[Skip to Navigation]
August 1990

In Search of Cochlear Morphologic Correlates for Tinnitus

Author Affiliations

From the Departments of Otology and Laryngology (Drs Oliveira and Schuknecht), and Ophthalmology (Dr Glynn), Harvard Medical School; and Department of Otolaryngology (Drs Oliveira and Schuknecht) and Epidemiology Unit (Dr Glynn), Massachusetts Eye and Ear Infirmary, Boston, Mass.

Arch Otolaryngol Head Neck Surg. 1990;116(8):937-939. doi:10.1001/archotol.1990.01870080059016

• A correlative study was made of the cochlear pathologic features existing in the temporal bones of 83 subjects with a clinical history of tinnitus and 33 without tinnitus. None of 24 types of pathologic change assessed by light microscope occurred in more than 40% of tinnitus cases; nor was the prevalence of any of these pathologic changes significantly greater in subjects with tinnitus compared with control subjects. For five types of morphologic alteration the prevalence was significantly greater among control subjects compared with tinnitus cases, but this is interpreted cautiously because of the challenge in retrospectively selecting an appropriate control group. Under the conditions of the study, that is, using light-microscopic techniques on tissues obtained post mortem, we could not identify a pathologic correlate for tinnitus.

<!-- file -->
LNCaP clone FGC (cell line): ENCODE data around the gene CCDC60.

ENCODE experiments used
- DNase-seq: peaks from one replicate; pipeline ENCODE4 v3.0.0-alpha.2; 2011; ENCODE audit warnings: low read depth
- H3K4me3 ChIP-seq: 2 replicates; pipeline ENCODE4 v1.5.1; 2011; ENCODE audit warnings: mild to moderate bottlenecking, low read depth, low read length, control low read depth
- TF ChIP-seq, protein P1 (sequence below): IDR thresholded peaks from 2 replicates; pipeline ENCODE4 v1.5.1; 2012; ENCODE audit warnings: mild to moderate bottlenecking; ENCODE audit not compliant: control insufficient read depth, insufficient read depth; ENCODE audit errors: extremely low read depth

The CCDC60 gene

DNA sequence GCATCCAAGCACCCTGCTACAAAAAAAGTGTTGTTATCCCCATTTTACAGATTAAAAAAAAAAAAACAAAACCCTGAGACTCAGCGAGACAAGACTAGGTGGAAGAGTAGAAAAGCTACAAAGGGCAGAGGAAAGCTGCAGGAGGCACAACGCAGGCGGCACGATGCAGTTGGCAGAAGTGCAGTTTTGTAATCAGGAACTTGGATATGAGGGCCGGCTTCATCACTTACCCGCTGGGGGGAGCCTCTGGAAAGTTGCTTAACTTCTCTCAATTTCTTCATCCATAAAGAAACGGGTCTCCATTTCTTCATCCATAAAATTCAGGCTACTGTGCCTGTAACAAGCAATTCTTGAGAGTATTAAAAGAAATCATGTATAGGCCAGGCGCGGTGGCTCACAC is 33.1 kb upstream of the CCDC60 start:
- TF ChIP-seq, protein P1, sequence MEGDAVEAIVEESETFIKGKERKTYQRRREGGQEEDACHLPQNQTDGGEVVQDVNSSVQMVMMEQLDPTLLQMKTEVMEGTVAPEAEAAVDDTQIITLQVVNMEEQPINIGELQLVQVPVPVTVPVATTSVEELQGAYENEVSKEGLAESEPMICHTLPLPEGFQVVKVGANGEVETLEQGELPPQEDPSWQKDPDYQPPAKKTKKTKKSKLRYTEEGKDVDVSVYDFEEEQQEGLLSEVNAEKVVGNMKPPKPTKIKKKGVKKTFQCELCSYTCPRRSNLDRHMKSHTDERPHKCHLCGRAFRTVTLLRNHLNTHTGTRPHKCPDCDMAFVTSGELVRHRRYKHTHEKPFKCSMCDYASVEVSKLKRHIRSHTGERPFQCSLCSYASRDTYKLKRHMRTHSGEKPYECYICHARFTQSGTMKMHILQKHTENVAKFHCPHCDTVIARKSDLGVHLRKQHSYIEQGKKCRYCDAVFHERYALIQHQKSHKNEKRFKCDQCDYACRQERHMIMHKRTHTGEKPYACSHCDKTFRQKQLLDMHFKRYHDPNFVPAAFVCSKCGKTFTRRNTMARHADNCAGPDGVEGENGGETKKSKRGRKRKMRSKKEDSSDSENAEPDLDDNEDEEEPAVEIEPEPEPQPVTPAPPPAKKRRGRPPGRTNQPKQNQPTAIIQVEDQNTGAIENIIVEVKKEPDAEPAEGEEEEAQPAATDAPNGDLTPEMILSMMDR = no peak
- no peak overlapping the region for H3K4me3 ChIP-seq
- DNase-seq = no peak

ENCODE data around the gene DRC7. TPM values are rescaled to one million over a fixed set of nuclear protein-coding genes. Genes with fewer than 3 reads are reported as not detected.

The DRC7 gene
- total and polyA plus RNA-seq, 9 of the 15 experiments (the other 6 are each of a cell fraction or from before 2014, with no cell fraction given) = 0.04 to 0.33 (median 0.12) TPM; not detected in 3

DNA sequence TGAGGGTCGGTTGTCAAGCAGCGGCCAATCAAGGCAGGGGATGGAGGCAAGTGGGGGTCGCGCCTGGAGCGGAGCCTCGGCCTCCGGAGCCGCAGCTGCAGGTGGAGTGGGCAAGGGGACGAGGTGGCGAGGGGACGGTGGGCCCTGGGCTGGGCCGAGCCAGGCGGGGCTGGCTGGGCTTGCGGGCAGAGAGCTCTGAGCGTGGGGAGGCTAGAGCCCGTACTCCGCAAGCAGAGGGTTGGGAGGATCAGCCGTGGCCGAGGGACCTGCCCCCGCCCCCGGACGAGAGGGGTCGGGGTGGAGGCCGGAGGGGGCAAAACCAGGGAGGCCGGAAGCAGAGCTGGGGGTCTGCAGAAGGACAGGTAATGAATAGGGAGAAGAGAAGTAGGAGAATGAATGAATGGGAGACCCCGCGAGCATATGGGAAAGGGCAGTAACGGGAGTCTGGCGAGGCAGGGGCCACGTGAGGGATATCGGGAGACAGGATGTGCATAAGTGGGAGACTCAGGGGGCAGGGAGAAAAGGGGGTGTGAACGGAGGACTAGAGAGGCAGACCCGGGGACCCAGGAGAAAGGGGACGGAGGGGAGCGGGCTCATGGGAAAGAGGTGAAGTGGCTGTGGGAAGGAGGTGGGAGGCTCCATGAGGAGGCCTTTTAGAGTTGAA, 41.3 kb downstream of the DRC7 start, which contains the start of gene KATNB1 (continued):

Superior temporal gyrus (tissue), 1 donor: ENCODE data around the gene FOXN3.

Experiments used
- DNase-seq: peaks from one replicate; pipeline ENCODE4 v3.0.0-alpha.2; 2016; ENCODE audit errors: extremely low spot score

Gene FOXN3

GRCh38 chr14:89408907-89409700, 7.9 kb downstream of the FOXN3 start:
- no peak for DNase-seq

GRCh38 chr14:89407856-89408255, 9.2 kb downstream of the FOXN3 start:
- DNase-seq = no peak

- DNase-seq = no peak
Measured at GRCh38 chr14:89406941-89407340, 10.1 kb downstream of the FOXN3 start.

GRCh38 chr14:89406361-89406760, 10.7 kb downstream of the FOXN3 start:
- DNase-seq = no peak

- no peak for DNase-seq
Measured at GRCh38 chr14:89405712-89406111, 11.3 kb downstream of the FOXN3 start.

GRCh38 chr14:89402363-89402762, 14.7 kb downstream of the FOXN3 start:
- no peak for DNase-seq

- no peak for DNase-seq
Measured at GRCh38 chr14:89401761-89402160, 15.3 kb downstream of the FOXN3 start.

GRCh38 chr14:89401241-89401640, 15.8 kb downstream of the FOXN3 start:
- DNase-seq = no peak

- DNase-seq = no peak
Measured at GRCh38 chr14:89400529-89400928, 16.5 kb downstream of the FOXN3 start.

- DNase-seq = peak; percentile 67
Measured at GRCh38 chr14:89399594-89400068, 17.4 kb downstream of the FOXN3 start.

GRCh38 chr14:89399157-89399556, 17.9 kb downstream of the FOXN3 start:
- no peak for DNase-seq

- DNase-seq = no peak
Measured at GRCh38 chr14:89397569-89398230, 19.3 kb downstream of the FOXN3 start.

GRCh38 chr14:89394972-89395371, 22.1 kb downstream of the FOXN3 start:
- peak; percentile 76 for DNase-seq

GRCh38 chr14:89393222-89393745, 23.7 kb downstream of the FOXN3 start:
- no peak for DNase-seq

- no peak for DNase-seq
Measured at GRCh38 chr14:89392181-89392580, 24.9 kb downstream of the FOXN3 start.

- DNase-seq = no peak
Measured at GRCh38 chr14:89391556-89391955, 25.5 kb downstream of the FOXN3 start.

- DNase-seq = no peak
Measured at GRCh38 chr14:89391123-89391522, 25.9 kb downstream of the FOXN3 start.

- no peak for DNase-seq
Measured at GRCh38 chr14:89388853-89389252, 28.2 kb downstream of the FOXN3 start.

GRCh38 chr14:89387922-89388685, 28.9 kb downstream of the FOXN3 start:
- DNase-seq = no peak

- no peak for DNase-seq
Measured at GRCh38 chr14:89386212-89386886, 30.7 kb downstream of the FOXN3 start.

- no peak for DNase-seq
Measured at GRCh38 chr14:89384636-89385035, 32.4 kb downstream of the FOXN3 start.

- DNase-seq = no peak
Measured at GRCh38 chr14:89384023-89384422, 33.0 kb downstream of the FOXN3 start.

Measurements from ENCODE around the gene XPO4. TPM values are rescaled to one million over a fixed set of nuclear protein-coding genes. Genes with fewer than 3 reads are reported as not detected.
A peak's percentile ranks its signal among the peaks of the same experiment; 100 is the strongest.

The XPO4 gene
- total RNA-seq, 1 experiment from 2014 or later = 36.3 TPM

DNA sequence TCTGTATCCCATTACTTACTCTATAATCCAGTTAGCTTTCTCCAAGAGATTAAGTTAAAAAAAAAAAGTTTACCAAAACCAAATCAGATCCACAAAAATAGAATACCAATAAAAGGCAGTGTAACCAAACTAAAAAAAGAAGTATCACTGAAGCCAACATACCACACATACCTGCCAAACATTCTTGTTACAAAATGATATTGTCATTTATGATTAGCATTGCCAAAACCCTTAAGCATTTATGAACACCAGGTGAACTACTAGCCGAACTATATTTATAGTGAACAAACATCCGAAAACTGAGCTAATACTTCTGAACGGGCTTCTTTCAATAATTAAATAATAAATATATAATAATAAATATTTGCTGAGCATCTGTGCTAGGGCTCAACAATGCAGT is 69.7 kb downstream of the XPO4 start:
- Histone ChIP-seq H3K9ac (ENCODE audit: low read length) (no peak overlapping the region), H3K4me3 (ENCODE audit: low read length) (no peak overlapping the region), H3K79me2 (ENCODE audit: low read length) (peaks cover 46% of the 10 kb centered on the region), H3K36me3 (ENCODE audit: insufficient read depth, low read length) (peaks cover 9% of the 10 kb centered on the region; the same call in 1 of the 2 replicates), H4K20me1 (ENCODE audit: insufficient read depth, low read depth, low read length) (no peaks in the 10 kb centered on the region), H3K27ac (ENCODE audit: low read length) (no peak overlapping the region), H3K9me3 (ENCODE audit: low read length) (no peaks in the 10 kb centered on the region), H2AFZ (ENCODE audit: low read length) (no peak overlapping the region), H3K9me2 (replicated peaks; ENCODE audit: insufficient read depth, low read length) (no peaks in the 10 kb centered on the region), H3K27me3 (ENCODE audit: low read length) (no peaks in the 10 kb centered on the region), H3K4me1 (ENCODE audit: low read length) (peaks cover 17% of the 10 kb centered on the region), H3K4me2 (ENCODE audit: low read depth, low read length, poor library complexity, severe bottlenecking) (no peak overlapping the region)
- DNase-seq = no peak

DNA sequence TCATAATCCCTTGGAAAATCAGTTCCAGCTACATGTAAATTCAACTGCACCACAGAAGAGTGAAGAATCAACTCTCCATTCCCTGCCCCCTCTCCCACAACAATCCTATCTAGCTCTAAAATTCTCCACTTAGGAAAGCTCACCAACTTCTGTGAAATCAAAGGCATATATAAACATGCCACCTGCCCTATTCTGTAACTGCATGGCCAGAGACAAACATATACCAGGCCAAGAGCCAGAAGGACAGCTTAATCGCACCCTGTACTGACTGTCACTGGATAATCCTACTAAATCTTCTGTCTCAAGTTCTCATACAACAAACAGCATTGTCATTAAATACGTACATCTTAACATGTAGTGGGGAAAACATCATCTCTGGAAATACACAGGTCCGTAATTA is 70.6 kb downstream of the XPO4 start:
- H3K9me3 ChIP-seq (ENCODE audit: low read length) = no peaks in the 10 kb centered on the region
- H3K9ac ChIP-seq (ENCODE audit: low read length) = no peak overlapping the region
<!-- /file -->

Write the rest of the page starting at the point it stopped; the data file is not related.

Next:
(Arch Otolaryngol Head Neck Surg. 1990;116:937-939)

Add or change institution